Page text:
Black disease is caused by the bacteria Clostridium
disease causes acute toxemia in cattle, sheep and occasionally
pigs and horses. It
is always fatal in cattle and sheep.
The bacteria is found worldwide, but the disease is
most prevalent in
areas where liver flukes are found.
Black disease gets its name from the dark or black
appearance under the skin due to rupture of the capillaries in
the subcutaneous tissue.
novyi bacteria is present in soil and is ingested by the
animal as it grazes in pasture.
The bacteria produces spores which can gain entry into
the body from the intestinal tract.
The spores are then transported to the liver where they
lie dormant. Once
the spores are in the liver no disease process is noted until
there is injury to the liver.
Usually, the inciting cause of injury to the liver are
liver flukes which migrate through the liver creating an
anaerobic environment for the spores to proliferate.
Once the spores start to grow, they release necrotizing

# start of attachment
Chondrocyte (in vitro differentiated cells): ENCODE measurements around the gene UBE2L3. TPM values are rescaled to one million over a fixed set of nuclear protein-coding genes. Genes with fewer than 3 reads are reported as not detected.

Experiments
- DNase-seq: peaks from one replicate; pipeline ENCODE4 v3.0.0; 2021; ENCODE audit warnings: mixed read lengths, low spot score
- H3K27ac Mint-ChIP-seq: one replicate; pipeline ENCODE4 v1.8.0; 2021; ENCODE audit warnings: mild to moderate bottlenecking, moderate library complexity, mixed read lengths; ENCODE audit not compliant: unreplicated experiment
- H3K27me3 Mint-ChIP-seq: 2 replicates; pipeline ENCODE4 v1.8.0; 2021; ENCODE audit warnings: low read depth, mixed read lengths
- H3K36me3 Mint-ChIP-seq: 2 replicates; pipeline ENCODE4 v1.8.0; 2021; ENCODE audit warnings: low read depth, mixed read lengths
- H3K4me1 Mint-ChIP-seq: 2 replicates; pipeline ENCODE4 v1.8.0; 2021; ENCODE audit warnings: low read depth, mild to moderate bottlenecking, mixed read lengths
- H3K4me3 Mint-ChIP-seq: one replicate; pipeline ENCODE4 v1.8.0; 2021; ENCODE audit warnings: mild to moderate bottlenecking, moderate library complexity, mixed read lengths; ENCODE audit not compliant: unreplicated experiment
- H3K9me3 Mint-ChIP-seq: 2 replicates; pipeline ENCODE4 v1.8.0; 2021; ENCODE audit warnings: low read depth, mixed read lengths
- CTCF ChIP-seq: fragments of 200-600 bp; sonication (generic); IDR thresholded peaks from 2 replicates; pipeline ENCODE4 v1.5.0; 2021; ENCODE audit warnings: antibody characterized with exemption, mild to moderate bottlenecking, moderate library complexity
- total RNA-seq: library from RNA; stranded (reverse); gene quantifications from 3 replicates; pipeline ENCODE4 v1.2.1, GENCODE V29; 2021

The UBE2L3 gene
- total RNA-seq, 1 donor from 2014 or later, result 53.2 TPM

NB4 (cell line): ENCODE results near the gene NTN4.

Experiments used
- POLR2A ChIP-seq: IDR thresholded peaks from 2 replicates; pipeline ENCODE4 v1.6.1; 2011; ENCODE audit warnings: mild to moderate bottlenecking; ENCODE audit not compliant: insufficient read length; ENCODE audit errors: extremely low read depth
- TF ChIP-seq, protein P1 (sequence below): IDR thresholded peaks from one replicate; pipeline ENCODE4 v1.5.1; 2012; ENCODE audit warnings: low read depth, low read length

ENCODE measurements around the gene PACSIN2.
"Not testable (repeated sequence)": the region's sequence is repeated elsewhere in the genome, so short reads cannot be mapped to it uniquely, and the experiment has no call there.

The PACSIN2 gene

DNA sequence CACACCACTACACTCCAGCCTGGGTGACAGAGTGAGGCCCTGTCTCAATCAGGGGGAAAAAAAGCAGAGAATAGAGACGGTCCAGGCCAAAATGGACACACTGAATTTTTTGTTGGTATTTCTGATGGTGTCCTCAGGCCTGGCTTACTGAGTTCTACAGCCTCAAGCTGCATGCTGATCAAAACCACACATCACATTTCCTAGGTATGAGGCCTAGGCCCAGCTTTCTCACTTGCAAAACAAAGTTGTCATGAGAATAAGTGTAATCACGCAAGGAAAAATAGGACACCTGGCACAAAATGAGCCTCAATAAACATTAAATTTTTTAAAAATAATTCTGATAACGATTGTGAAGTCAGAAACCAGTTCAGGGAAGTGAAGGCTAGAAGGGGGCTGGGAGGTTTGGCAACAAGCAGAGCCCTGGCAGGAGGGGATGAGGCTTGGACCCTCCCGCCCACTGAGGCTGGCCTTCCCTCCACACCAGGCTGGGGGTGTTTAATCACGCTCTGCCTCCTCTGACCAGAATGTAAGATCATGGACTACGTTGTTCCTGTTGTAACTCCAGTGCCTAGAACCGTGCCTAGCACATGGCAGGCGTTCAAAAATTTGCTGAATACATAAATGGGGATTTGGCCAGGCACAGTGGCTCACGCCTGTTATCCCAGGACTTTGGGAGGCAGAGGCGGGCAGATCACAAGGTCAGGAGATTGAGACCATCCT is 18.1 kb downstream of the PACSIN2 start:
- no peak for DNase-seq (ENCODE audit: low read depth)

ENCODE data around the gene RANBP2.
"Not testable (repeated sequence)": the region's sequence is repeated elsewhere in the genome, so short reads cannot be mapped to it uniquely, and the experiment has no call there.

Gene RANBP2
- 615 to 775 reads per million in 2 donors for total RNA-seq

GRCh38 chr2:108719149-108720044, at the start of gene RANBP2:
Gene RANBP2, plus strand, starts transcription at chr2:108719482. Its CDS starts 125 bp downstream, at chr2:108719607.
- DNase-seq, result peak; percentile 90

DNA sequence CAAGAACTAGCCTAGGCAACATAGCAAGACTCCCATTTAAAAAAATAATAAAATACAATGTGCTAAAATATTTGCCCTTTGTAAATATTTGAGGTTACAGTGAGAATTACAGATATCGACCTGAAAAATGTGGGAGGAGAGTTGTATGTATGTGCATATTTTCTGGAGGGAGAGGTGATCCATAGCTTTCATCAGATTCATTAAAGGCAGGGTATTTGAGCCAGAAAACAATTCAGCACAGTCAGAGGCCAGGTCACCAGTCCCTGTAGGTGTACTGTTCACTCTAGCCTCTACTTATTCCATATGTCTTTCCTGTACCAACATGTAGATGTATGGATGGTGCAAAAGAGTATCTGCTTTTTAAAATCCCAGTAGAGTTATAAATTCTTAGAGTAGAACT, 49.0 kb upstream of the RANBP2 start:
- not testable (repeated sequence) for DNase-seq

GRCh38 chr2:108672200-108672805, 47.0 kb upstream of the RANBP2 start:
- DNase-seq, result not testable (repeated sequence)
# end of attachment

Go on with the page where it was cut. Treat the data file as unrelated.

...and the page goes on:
toxin which causes
local tissue destruction and more diffuse damage to the
vascular system. Clinical
signs in cattle are sudden, severe depression, reluctance to
move, absent rumen sounds, muffled heart sounds and low body
the animal dies within one to two days.
In sheep, death is typically sudden with no outward
signs noted. Black
disease has a seasonal occurrence because of
fluctuations in liver fluke and host snail populations.
The disease usually occurs in summer and autumn.
The first frost of the fall usually will stop the
Post mortem findings in cattle with Black
disease include frothy blood from the nostrils, black
subcutaneous tissues, swollen liver with areas of necrosis,
blood stained serous fluid in the pericardial, pleural and
peritoneal cavities. Diagnosis
of Black disease is through culture of the liver and the
characteristic lesions noted on necropsy.
One method of
control of the disease is through managing
liver flukes with deworming and control of the snails
with molluscicides. The
better method of controlling the disease is through a good
vaccination program utilizing Colorado Serum Company’s Essential
4 Clostridial toxoid.
Vaccinations are usually done in early summer prior to
seasonal occurrences of liver flukes and their host snail
boosters are recommended.
Calves are vaccinated at two to
three months of age and should be revaccinated at four
to six months of age.